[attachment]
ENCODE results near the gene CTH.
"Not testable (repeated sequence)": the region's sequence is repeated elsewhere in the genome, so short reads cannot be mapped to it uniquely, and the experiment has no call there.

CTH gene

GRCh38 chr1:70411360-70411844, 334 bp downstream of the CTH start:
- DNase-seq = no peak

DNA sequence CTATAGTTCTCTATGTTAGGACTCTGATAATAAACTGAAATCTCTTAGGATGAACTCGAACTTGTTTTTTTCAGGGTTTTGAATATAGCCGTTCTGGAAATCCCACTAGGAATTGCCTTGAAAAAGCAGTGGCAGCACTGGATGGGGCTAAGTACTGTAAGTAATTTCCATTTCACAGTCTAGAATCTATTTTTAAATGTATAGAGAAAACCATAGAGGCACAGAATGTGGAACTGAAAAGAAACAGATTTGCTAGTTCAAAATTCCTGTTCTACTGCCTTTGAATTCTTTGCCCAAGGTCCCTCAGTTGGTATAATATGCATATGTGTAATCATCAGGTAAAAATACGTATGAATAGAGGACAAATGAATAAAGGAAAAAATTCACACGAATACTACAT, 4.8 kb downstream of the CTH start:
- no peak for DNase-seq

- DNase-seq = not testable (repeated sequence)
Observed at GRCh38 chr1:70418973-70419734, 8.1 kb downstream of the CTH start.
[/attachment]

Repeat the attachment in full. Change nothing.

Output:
ENCODE results near the gene CTH.
"Not testable (repeated sequence)": the region's sequence is repeated elsewhere in the genome, so short reads cannot be mapped to it uniquely, and the experiment has no call there.

CTH gene

GRCh38 chr1:70411360-70411844, 334 bp downstream of the CTH start:
- DNase-seq = no peak

DNA sequence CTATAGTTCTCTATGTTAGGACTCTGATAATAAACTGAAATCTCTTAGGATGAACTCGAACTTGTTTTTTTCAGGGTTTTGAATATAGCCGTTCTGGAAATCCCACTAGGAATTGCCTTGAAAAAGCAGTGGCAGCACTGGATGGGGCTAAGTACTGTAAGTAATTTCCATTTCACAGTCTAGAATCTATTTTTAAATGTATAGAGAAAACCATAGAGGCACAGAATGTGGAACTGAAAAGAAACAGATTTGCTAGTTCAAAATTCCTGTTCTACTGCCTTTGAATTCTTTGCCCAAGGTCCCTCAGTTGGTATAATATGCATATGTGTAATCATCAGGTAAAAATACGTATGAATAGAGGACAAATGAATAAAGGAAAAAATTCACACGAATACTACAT, 4.8 kb downstream of the CTH start:
- no peak for DNase-seq

- DNase-seq = not testable (repeated sequence)
Observed at GRCh38 chr1:70418973-70419734, 8.1 kb downstream of the CTH start.